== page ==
But, methinks, I see you relent, and hear you say, you can, you will forgive. Happy change! wherein there is salvation both for you and your transgressing brother. But whereas your resentments have perhaps been wrested from you, rather by the fear of God's judgments, and a too selfish tenderness for your own safety, than by the commands of God, or the charitable disposition of your own heart; you ought to suspect the sincerity of your forgiveness, and labour by your meditations and prayers still more and more to reinforce the spirit it proceeds from, till you have made it evident to yourself, not only that the prosperity and honour of your enemy gives you real pleasure, and the contrary, concern ; but that you can also place some share of
satisfaction in promoting the former, and lessening the latter. You ought by no means to rest contented with your progress, before it hath arrived at this stage of improvement, because it may require all this at least to produce in you, what our blessed master insists on, 'forgiveness until seventy times seven, in case your enemy shall proceed with his provocations, and injurious treatment of you, as you have done with your offences against God.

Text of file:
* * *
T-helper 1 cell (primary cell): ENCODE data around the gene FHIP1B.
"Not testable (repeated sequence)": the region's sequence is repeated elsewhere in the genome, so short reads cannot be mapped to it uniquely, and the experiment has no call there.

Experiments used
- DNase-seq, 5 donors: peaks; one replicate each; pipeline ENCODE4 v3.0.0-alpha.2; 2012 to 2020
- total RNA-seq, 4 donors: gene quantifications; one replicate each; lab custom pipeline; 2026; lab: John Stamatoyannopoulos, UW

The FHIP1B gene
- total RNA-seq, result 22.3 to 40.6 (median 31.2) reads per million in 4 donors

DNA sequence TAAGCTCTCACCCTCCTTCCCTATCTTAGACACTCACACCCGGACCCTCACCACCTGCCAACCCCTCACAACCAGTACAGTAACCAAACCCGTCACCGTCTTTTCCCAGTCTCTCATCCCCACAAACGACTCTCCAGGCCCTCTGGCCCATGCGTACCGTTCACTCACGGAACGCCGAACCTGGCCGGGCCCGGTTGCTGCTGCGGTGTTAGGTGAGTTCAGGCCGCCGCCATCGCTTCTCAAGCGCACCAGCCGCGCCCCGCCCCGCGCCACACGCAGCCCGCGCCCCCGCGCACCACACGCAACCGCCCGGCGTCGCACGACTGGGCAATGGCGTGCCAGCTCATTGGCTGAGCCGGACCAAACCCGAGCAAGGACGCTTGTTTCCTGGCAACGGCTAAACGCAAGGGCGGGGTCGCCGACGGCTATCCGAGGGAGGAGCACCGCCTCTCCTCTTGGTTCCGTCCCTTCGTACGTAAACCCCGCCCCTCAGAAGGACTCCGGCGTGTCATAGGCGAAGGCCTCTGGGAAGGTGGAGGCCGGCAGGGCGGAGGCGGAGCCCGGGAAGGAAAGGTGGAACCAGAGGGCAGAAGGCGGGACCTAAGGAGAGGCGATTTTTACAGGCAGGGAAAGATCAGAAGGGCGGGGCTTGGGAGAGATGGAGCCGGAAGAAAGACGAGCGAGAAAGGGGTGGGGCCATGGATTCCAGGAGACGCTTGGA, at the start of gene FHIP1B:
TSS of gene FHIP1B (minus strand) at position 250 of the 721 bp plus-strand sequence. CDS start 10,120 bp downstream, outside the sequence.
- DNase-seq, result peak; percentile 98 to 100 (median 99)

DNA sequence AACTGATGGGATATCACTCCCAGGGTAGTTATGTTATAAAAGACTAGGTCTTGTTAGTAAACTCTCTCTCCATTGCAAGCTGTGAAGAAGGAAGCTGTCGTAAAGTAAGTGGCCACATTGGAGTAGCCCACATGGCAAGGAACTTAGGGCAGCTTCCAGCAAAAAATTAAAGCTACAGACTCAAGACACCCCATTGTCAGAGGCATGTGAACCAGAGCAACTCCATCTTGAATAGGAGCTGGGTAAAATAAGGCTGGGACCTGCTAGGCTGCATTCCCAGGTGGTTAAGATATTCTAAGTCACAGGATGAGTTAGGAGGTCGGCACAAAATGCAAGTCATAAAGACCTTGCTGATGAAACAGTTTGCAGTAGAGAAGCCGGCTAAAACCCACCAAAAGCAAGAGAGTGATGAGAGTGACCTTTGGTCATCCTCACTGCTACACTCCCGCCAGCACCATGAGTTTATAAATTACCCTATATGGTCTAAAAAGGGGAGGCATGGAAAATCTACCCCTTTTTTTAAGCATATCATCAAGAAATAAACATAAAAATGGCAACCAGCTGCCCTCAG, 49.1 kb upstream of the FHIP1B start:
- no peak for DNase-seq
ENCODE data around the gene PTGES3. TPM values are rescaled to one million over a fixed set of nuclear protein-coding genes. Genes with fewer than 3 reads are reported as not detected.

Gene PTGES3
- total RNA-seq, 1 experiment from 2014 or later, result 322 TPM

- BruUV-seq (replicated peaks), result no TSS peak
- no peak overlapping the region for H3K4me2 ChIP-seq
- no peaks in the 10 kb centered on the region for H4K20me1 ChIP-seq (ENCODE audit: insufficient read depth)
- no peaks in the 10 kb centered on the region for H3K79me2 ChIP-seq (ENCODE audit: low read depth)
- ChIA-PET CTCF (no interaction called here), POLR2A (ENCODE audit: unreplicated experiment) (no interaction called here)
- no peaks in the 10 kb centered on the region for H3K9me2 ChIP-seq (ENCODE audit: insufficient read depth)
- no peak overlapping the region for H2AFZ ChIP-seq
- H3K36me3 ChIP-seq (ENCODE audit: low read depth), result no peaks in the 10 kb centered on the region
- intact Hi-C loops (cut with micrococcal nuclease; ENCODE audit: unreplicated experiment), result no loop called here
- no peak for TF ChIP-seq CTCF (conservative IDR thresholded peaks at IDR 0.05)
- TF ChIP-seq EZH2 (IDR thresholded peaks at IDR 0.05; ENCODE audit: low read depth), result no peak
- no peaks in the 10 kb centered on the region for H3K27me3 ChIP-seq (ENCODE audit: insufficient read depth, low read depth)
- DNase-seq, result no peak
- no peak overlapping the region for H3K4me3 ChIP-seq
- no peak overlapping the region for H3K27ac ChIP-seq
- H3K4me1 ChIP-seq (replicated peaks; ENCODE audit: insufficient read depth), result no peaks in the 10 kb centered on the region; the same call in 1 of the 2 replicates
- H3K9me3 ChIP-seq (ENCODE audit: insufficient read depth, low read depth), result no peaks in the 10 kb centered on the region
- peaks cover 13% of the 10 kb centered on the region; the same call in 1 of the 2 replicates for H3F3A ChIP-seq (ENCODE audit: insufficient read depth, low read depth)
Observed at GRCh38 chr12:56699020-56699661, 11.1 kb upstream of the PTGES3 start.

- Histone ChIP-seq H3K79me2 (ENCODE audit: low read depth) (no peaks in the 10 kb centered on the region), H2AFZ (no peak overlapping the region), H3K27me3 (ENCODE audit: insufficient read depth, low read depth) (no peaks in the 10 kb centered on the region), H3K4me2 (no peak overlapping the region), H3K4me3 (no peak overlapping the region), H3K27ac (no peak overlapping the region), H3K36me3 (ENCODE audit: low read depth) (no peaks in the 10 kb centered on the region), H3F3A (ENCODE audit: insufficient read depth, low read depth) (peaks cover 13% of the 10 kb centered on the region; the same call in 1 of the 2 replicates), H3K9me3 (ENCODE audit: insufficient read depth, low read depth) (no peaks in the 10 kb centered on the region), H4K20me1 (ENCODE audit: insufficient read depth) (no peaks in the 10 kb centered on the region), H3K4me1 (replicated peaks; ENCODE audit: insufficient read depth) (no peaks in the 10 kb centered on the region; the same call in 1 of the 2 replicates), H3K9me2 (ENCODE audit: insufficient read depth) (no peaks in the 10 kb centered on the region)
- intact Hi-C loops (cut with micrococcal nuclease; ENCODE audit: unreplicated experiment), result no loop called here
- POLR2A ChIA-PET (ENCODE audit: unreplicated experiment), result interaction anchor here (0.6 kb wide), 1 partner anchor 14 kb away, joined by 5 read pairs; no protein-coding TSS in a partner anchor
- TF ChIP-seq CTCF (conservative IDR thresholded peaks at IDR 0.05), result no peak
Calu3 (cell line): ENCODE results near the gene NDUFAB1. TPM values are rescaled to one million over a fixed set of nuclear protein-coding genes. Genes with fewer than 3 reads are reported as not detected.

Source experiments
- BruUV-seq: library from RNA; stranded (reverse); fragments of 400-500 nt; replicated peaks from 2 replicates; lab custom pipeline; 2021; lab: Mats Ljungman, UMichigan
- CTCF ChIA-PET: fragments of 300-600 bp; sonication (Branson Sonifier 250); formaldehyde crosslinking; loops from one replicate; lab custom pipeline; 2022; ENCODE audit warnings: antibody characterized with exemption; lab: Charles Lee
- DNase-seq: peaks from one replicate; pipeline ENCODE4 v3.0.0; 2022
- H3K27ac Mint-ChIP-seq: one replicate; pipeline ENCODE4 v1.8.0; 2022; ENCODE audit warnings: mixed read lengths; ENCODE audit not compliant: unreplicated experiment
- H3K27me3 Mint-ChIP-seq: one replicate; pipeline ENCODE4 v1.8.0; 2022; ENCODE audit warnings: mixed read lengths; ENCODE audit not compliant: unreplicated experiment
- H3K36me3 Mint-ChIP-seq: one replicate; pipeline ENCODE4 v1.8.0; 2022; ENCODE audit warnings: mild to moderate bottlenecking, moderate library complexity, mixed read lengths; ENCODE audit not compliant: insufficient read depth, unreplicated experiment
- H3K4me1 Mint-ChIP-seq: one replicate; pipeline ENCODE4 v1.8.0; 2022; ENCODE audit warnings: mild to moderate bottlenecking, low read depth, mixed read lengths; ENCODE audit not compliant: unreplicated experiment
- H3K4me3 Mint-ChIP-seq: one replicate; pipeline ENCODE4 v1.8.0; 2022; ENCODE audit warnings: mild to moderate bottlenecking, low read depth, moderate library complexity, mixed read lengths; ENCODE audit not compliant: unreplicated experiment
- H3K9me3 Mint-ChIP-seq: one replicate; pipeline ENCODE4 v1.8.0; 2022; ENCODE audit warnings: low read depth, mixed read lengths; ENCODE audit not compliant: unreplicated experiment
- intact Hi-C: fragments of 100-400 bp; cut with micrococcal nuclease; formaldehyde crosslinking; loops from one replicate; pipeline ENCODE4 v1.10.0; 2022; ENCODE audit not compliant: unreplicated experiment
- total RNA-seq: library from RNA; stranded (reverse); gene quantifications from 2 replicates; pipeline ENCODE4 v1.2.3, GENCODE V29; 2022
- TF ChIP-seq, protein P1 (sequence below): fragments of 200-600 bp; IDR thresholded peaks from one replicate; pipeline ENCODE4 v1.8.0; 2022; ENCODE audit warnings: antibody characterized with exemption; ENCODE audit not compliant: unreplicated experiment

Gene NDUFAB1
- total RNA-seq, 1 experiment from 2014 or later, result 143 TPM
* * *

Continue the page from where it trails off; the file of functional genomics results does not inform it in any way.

Here now you will be apt to ask, whether all this is expected from you, before your enemy hath come to himself, ceased to persecute you, and made the proper acknowledgments for his bad behaviour ?' And I answer by asking two other questions of you; whether you find any exception for this case either in our Saviour's precept, or his example ; and whether you were to choose, you would have the forgiveness of your sins, and acceptance with God, to depend on the repentance of an enemy so perverse, rather than on a charitable turn of mind in yourself, where the work of your salvation may be carried on in your own heart, and is wholly at your own discretion ? Consider if your enemy never repents, on your rule, you can never forgive ? and on God's rule, you can never be forgiven. Your making no other returns, but